Religious liberalism

Religious liberalism is a form of approach to religion which is critical, rationalistic or humanistic.[1] It is an attitude towards one's own religion (as opposed to criticism of religion from a secular position, or as opposed to criticism of a religion other than one's own) which contrasts with a traditionalist or orthodox approach, and it is directly opposed by trends of religious fundamentalism.

"Liberalism" in this context conveys the sense of classical liberalism as it developed in the Enlightenment era, which forms the starting point of both religious and political liberalism; but religious liberalism does not necessarily coincide with "liberalism" in its various contemporary meanings in political philosophy. Attempts to show a link between religious liberal and political liberal adherents have proved inconclusive in a 1973 study,[2] Usage of the term "liberalism" in the context of religious philosophy became established in the first part of the 20th century; in 1936, Edward Scribner Ames wrote in his article 'Liberalism in Religion': "The term "liberalism" seems to be developing a religious usage which gives it growing significance… sharply contrasted with fundamentalism… [which describes] a relatively uncritical attitude." [3]

Religious liberalism is ultimately based in the attempt to reconcile pre-modern religious tradition with modernity. This project is, of course, contentious. Religious traditionalists, who reject the idea that tenets of modernity should have any impact on religious tradition, challenge the concept of religious liberalism. Secularists, who reject the idea that implementation of rationalistic or critical thought leaves any room for religion altogether, likewise dispute religious liberalism. "Liberal Christianity" is an umbrella term for the developments in Christian theology and culture since the Enlightenment of the late 18th century. It has become mostly mainstream within the major Christian denominations in the Western World, but is opposed by a movement of Christian fundamentalism which developed in response to these trends, and also contrasts with conservative forms of Christianity outside the Western world and outside the reach of Enlightenment philosophy and modernism, mostly within Eastern Christianity. The Roman Catholic Church in particular has a long tradition of controversy regarding questions of religious liberalism. Cardinal John Henry Newman (1801-1890), for example, was seen as moderately liberal by 19th-century standards because he was critical of papal infallibility, but he explicitly opposed "liberalism in religion" because he argued it would lead to complete relativism.[4] The Anglican Christian apologist C. S. Lewis voiced a similar view in the 20th century, arguing that "theology of the liberal type" amounted to a complete re-invention of Christianity and a rejection of Christianity as understood by its own founders.[5]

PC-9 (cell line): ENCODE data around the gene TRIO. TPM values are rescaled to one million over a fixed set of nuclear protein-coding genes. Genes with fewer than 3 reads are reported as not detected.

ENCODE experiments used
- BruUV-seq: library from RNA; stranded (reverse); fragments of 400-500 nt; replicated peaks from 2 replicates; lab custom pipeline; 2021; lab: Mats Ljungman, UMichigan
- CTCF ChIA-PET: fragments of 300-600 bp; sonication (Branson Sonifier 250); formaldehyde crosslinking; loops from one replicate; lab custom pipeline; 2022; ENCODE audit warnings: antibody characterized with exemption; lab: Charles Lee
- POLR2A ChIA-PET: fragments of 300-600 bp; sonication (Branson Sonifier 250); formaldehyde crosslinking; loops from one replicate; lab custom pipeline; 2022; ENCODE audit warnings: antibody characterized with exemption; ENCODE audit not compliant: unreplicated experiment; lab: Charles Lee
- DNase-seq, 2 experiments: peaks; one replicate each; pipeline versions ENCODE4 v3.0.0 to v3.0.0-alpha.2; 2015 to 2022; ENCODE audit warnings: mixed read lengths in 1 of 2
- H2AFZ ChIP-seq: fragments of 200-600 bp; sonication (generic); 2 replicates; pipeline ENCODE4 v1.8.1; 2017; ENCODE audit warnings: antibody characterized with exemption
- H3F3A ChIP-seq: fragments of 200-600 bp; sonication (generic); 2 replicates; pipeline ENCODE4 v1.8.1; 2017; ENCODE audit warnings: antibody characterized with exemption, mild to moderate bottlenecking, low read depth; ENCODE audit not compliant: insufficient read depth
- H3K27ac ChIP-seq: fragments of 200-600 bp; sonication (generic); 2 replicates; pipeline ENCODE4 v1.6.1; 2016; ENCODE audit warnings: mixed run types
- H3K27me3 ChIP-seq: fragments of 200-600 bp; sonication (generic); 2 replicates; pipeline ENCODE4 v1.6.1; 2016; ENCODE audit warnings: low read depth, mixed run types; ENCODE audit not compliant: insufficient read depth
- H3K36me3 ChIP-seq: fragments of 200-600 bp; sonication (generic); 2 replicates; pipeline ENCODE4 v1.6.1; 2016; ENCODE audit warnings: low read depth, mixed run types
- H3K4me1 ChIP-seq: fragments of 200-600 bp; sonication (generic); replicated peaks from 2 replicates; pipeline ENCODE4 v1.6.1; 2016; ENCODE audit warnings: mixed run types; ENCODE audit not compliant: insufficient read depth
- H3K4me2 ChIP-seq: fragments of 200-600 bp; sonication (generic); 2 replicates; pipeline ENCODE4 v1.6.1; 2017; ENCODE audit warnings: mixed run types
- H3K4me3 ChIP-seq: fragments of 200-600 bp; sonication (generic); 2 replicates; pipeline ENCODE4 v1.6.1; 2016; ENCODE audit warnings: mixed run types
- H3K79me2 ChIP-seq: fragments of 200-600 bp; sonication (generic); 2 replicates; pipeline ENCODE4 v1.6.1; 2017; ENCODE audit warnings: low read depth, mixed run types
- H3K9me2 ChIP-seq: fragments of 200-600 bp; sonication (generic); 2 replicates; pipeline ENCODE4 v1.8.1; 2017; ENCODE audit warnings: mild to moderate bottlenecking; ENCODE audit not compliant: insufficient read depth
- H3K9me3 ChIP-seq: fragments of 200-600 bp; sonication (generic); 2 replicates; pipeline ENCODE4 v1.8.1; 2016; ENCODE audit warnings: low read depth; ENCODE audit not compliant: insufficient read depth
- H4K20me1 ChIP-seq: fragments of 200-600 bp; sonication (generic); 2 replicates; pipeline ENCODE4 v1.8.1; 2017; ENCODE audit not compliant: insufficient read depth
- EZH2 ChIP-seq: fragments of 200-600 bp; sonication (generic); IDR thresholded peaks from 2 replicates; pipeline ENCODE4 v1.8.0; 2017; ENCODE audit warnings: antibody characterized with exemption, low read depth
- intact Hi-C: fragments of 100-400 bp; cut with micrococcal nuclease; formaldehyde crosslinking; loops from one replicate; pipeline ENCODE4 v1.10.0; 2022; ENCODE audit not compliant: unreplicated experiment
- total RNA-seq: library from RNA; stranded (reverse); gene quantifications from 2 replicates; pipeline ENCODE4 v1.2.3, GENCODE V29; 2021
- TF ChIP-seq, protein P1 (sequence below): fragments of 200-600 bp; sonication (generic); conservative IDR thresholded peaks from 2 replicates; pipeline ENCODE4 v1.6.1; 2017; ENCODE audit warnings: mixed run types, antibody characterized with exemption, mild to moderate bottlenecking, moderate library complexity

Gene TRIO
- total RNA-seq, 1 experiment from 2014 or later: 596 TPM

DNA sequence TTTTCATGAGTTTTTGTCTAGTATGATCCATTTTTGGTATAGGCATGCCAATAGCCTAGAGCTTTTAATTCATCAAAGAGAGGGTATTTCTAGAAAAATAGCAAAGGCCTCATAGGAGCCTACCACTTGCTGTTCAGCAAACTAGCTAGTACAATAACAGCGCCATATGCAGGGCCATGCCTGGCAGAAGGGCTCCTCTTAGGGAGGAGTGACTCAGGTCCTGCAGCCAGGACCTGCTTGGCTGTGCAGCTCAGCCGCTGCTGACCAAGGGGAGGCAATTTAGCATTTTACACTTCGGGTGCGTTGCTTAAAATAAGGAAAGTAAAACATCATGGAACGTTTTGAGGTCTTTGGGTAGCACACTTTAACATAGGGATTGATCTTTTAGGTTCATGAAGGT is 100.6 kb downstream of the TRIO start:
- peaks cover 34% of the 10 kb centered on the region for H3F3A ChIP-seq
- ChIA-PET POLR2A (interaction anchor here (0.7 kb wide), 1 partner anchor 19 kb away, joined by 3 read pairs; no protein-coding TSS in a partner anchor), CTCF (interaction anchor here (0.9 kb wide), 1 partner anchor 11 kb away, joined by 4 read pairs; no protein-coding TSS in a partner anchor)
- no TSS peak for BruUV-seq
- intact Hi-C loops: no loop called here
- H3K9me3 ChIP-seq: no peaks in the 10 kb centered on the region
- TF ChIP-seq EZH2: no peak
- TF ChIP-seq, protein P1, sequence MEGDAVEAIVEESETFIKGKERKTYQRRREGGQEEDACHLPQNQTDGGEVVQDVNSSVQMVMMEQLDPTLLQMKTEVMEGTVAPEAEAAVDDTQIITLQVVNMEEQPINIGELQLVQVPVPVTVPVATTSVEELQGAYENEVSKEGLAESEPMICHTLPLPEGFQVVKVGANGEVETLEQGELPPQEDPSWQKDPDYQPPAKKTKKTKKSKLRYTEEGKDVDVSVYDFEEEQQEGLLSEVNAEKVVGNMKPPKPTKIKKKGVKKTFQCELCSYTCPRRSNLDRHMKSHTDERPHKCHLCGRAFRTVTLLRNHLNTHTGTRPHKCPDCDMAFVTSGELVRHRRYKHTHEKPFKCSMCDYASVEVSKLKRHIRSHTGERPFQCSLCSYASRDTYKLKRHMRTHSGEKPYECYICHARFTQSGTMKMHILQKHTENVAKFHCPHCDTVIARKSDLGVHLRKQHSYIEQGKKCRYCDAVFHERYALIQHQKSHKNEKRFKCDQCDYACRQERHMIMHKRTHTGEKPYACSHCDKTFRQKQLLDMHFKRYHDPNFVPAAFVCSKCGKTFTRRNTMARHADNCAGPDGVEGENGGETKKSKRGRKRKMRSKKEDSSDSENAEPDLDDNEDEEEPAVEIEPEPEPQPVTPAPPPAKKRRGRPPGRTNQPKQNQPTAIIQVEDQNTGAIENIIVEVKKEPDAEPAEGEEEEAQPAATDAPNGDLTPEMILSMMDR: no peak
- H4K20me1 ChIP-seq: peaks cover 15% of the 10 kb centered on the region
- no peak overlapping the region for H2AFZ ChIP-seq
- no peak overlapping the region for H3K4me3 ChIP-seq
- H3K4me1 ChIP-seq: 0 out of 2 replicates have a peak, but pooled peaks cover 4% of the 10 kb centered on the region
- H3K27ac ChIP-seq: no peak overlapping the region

Alongside the development of liberal theology in Christianity, German-Jewish religious reformers began to incorporate critical thought and humanist ideas into Judaism from the early 19th century. This resulted in the creation of various non-Orthodox denominations, from the moderately liberal Conservative Judaism to very liberal Reform Judaism. The moderate wing of Modern Orthodox Judaism, especially Open Orthodoxy, espouses a similar approach.

While Christianity and Judaism in the western world have had to deal with modernity since its emergence in the 18th century - or even since the Renaissance and its consequences of Reformation and Counter-Reformation - Islam (along with Jewish and Christian traditions in the Middle East) was not immediately affected by modernity and Enlightenment thought. Such liberal movements within Islam as exist as of 2015 are mostly limited to intellectuals active in the western world, with a number of organizations founded in response to the Jihadism of the early 21st century, such as Progressive British Muslims (formed following the 2005 London terrorist attacks, defunct by 2012), British Muslims for Secular Democracy (formed 2006), or Muslims for Progressive Values (formed 2007).

Similarly, eastern religions were not immediately affected by liberalism and Enlightenment thought, and have partly undertaken reform movements only after contact with western philosophy in the 19th or 20th centuries. Thus Hindu reform movements emerged in British India in the 19th century. Buddhist modernism (or "New Buddhism") arose in its Japanese form as a reaction to the Meiji Restoration, and was again transformed in the United States of America from the 1930s, notably giving rise to modern Zen Buddhism.

See also


  2. The Correspondence between Religious Orientation and Socio-Political Liberalism and Conservatism Richard J. Stellway, Sociological Quarterly Vol 14 No3 1973, pp 430-439
  3. International Journal of Ethics, Vol. 46, No. 4 (Jul., 1936) (pp. 429-443)
  4. "Liberalism in religion is the doctrine that there is no positive truth in religion, but that one creed is as good as another…", JH Newman 'Biglietto Speech'
  5. "All theology of the liberal type involves at some point - and often involves throughout - the claim that the real behavior and purpose and teaching of Christ came very rapidly to be misunderstood and misrepresented by his followers, and has been recovered or exhumed only by modern scholars." Modern Theology and Biblical Criticism, Christian Reflections, 1981, republished in Fern Seed and Elephants, 1998
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